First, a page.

But his daughters savored it. Patrice eventually became an assistant coach and now lives in the Philippines. Butchie, meanwhile, developed a relationship with the PFF and would share lists of prospects with coaches. In 2011 or 2012, while perusing the USAPANG Football message boards, he stumbled upon one particularly thorough list — so thorough that Ernie Nierras, the national team head coach at the time, sought out its mastermind.
Player pool for Philippines women's national team expands
Mangune was born in Davao City, Philippines, but raised in Waterford, Michigan, and that’s where his Filipino soccer obsession germinated. His dad was a coach and guided Mark’s journey through youth clubs to high school, all of which fueled his interest in the sport’s broader landscape. In the '90s and early 2000s, he’d scrub newspapers and nascent websites for news about the Philippines national teams — and often found it hard to come by.
Neither the men’s team, nicknamed the Azkals, nor the women’s team, the Malditas, had ever come remotely close to making a World Cup. They were overshadowed by basketball domestically, and overpowered by Asian stalwarts like Japan and Korea. The Malditas once lost to China 21-0.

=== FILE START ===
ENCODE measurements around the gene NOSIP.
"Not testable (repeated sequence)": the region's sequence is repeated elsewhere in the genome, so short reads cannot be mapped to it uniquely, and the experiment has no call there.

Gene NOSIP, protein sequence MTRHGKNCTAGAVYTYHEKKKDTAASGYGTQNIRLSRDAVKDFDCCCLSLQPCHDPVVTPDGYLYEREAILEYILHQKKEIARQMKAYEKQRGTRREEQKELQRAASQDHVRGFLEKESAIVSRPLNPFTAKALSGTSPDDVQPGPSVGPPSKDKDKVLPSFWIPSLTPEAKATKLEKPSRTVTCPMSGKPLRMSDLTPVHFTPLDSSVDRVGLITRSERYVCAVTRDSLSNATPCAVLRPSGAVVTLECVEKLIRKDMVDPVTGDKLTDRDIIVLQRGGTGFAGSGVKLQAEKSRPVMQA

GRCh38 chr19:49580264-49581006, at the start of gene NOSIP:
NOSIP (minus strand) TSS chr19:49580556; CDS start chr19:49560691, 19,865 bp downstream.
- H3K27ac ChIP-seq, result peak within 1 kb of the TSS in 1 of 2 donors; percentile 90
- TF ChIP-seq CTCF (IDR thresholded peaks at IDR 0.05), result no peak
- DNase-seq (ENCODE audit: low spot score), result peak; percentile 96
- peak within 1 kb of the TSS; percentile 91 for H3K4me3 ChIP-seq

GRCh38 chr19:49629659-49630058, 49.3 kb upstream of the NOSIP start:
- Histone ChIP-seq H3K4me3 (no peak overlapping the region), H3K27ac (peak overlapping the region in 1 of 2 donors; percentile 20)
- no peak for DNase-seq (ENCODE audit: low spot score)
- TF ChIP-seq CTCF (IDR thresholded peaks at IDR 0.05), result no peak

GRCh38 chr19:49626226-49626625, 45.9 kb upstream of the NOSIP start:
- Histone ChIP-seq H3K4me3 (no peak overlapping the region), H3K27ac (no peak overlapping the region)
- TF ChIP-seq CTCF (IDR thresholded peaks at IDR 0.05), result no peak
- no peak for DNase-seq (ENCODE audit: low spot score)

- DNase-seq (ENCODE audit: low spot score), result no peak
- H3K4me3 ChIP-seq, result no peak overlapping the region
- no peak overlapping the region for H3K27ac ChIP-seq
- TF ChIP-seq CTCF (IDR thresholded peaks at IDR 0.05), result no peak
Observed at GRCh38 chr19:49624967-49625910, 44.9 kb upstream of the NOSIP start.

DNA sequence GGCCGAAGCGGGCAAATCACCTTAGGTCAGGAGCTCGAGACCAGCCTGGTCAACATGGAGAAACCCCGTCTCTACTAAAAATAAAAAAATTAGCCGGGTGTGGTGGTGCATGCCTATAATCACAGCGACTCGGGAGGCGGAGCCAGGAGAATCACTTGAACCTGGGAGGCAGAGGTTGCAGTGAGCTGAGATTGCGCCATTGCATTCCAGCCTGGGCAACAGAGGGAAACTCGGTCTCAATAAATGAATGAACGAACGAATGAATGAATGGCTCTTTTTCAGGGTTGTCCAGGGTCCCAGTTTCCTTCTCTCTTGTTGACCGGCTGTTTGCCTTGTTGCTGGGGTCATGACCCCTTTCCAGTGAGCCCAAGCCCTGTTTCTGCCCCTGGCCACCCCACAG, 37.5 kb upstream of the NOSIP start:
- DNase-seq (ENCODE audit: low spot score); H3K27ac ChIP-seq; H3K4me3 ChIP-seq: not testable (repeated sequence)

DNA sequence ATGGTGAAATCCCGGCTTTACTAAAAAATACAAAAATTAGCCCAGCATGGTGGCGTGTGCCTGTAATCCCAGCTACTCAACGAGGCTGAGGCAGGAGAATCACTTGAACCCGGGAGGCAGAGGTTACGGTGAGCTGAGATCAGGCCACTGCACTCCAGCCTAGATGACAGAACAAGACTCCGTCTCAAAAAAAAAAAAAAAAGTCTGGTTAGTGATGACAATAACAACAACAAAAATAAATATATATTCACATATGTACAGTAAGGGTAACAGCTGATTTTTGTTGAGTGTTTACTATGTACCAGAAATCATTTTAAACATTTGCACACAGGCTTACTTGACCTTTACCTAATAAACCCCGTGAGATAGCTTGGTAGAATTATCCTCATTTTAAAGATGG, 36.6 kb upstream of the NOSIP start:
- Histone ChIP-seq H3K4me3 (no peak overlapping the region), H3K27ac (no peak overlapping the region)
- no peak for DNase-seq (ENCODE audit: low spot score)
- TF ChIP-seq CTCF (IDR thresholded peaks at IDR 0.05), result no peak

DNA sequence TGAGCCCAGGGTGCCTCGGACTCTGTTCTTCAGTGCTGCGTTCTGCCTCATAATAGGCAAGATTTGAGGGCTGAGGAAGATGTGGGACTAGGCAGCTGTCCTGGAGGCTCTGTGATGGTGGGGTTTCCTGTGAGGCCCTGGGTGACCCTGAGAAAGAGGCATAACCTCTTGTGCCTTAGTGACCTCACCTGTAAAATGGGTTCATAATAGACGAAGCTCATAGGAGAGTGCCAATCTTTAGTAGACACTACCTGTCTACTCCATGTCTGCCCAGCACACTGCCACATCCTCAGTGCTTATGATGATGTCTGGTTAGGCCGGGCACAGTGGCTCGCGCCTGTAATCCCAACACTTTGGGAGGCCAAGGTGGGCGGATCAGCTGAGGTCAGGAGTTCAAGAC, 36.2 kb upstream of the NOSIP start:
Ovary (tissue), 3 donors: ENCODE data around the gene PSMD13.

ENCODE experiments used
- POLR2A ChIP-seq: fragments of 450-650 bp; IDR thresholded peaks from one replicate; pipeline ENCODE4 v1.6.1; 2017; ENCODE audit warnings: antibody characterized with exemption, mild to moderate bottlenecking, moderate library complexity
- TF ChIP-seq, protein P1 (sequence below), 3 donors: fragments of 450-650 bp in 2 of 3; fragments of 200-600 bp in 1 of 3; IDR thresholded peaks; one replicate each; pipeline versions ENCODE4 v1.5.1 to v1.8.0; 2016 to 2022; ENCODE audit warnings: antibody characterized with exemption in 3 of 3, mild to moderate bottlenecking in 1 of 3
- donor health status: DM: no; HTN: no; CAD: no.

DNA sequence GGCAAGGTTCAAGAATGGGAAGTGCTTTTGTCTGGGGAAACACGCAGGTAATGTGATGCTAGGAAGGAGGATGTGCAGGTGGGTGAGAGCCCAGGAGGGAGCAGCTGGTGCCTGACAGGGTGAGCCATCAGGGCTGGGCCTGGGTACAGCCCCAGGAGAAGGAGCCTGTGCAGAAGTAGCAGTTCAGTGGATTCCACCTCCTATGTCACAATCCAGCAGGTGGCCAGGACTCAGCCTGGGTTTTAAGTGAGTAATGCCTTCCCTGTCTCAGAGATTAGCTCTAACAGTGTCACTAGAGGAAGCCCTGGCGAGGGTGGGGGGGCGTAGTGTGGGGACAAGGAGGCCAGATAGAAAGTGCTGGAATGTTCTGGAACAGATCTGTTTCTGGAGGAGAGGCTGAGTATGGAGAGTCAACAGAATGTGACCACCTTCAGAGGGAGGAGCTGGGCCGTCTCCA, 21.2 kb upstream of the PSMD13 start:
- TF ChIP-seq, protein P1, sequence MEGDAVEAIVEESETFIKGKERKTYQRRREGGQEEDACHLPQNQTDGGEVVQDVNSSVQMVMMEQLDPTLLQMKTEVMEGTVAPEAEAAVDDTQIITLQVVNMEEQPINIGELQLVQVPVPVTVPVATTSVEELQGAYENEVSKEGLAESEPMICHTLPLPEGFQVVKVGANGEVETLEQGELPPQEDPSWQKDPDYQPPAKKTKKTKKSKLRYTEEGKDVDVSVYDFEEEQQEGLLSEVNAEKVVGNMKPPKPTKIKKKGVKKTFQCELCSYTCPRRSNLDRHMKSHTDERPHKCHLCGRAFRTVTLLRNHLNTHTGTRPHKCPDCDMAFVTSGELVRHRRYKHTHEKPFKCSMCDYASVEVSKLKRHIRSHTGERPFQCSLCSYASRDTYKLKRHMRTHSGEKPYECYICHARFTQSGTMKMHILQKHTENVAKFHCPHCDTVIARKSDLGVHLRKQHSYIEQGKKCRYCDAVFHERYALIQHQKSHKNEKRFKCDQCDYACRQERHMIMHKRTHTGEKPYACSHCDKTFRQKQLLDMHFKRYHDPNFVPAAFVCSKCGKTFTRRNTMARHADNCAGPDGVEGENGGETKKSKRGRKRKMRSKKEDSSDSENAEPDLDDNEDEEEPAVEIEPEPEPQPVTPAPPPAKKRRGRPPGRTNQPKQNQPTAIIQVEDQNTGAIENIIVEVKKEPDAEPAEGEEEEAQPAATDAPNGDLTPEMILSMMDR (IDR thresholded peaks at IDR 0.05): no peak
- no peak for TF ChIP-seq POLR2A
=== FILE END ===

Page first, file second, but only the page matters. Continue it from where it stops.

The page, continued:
So coverage was sparse. Most of it gravitated toward the men’s team. But Mangune’s niche curiosity drew him toward the women’s team. His obsession led him to the “scouting” section of message boards, which is where he’d post about potential Filipino American players; which is how Impelido found him and why Nierras wanted to talk to him.
Impelido reached out, then made the introduction. Nierras explained that the national team had been invited to the LA Viking Cup 2012, a one-off tournament featuring amateur American club teams in Los Angeles. Nierras wanted to pair the games with an “identification camp,” essentially an extended tryout for U.S.-based players. And he wanted Mangune to find them.
I don't know if the federation was purely down with what we were doing.Mark Mangune
So Mangune went to work. He began with college rosters. He’d take note of names and faces that seemed Filipino, “but you still have to verify that. So you dig deeper,” Mangune says. “You go and you either talk to the coach, or maybe I'll find them on Facebook.” He’d occasionally be wrong; so would Impelido. “But hey,” Impelido says with a laugh, “I don't care.”